The name of the Ragaputra, 'Harsha, fourth son of Bhairava' is inscribed above on the uncolored border in a two-line Sanskrit stanza from the Ragamala text composed by the poet Kshemakarna in 1570. Kshemakarna's work had a profound influence on the painting of ragamala illustrations. His so-called Kshemakarna or "Mesakarna" System describes 6 ragas, 31 raginis and 49 putras (sons) in two series of verses. In the first series, each musical mode is described as as a personality; in the second series of verses, 98-109, the music of each raga, ragini and ragaputra is compared to a sound in nature, such as birds or mammals, or the sound of fire or wind) or in the household (for example, the sound of churning butter, grinding spices or drilling of pearls.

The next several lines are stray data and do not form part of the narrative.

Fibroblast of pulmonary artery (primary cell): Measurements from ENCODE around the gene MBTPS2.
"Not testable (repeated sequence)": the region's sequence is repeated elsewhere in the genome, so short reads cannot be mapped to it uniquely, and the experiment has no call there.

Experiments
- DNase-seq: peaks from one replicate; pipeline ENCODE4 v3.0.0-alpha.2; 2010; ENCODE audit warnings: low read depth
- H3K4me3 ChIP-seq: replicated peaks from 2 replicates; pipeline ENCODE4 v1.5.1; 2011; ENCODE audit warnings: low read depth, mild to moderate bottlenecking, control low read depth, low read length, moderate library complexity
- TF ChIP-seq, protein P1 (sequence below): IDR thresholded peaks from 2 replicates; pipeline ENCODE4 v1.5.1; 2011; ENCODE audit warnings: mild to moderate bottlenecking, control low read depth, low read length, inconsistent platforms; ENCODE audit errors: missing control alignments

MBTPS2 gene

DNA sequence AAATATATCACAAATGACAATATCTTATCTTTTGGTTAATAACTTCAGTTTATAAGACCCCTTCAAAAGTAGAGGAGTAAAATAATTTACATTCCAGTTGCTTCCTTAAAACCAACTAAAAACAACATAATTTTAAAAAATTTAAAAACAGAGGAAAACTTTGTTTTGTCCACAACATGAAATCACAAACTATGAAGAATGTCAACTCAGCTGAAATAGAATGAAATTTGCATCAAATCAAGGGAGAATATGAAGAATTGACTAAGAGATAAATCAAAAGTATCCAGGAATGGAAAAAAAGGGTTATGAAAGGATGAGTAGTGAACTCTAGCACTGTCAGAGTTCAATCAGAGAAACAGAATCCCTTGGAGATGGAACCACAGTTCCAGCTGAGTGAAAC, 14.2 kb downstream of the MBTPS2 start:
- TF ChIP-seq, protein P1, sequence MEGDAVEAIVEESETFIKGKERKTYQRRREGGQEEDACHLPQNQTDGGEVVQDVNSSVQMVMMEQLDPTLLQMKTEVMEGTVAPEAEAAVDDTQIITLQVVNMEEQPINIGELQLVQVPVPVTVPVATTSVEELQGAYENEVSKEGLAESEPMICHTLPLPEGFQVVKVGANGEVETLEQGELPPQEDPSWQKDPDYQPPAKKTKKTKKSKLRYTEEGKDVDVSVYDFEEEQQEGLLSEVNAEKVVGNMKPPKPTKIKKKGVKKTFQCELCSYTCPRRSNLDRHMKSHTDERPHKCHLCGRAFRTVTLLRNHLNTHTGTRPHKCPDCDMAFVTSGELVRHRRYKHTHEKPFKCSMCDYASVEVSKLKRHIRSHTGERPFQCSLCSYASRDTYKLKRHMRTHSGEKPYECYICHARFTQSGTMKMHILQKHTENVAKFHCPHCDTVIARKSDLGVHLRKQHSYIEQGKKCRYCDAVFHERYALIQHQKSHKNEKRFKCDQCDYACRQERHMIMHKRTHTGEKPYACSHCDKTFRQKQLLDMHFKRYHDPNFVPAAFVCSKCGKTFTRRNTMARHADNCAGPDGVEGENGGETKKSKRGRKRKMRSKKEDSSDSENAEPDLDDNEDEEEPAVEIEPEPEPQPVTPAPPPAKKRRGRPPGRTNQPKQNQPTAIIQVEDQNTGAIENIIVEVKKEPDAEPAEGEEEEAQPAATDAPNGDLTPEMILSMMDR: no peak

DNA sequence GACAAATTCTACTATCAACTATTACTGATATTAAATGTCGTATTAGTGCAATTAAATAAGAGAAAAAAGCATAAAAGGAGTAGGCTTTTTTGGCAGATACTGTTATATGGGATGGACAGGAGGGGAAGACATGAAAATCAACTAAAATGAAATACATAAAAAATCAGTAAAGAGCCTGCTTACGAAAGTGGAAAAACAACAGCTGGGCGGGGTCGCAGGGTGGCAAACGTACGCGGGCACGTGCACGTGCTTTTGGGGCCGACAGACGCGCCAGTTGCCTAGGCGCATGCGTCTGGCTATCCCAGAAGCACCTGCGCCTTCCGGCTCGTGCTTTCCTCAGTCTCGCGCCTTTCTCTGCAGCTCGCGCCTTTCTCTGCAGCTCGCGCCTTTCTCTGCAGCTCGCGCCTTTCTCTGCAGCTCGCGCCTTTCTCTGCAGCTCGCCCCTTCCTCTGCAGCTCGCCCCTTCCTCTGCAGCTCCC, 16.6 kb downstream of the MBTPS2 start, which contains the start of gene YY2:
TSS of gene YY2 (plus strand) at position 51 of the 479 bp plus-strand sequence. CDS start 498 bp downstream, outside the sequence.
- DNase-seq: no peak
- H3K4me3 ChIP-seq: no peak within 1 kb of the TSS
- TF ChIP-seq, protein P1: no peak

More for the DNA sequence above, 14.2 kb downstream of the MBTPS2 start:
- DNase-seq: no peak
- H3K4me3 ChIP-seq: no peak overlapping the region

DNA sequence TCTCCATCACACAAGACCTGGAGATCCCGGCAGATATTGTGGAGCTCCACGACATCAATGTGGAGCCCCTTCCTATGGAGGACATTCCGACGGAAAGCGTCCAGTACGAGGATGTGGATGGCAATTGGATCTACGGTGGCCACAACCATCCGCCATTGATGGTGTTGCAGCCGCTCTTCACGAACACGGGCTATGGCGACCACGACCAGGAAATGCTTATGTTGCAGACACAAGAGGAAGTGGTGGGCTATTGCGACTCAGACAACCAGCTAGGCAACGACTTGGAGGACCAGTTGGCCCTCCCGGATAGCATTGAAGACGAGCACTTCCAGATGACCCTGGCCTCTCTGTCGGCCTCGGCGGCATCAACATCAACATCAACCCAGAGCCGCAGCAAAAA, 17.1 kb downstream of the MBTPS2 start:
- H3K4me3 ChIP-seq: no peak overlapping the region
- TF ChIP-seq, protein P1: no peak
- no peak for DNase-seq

This remarkable Ragamala with its elaborate surface patterns was previously thought to originate in the Deccan but has more recently been described as popular Mughal. It is of particular interest as it appears to be the earliest surviving example of the use of Kshemakarna's text. For an illustrated article on this set see J. Bautze, "Iconographic Remarks on Some Folios of the oldest Illustrated Kshemakarna Ragamala", Exploration in the History of South Asia: Essays in Honour of Dietmar Rothermund, 1999, pp.155-162.